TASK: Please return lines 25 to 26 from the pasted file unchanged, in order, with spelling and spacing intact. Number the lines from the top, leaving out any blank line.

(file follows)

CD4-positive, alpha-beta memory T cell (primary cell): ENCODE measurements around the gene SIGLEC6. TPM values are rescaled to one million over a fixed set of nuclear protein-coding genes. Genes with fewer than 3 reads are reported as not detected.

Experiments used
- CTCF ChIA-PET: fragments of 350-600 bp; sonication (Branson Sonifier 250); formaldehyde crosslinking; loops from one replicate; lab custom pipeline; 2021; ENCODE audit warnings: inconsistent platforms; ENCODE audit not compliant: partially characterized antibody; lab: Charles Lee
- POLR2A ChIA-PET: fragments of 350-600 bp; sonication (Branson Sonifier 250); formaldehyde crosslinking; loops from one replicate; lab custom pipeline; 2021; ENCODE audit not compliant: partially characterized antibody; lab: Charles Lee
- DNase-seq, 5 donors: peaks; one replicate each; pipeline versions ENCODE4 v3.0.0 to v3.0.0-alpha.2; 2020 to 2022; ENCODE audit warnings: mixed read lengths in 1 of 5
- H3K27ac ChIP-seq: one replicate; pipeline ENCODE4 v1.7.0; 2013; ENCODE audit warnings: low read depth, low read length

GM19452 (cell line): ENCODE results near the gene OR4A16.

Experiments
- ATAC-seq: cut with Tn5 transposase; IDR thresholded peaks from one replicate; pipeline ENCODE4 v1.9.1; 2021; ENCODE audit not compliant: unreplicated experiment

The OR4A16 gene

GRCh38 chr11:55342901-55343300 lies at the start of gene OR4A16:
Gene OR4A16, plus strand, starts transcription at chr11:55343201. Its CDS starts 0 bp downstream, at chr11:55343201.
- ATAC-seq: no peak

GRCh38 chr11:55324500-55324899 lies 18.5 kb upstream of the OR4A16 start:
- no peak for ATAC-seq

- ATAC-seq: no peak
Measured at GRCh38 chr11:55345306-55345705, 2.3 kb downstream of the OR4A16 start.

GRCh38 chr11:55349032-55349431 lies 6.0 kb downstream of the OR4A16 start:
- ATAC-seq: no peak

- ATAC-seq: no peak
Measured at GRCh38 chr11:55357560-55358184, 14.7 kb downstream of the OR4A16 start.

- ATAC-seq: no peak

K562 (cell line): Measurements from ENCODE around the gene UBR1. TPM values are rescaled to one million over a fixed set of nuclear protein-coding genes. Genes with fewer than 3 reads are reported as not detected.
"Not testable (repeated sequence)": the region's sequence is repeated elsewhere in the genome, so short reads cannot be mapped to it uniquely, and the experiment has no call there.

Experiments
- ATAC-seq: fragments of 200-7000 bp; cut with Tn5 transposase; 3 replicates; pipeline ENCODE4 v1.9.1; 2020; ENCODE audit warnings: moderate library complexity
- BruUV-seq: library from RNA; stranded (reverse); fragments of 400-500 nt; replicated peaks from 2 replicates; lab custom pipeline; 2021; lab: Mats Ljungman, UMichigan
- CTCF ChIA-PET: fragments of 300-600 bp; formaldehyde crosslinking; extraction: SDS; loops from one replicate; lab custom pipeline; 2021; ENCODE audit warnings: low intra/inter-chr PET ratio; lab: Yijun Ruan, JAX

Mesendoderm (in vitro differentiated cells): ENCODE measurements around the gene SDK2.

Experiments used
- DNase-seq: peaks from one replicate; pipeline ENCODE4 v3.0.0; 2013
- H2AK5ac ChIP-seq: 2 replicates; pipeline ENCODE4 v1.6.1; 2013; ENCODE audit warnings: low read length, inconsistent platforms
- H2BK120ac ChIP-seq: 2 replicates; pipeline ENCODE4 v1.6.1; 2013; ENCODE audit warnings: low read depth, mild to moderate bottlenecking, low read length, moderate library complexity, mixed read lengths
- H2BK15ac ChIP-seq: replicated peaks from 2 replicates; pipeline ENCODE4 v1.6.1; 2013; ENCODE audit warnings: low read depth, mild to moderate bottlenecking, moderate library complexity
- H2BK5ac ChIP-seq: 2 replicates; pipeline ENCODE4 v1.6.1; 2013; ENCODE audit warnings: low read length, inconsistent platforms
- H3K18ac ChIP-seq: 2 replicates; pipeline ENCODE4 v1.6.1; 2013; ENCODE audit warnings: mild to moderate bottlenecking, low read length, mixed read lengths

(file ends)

Experiments
- ATAC-seq: fragments of 200-7000 bp; cut with Tn5 transposase; 3 replicates; pipeline ENCODE4 v1.9.1; 2020; ENCODE audit warnings: moderate library complexity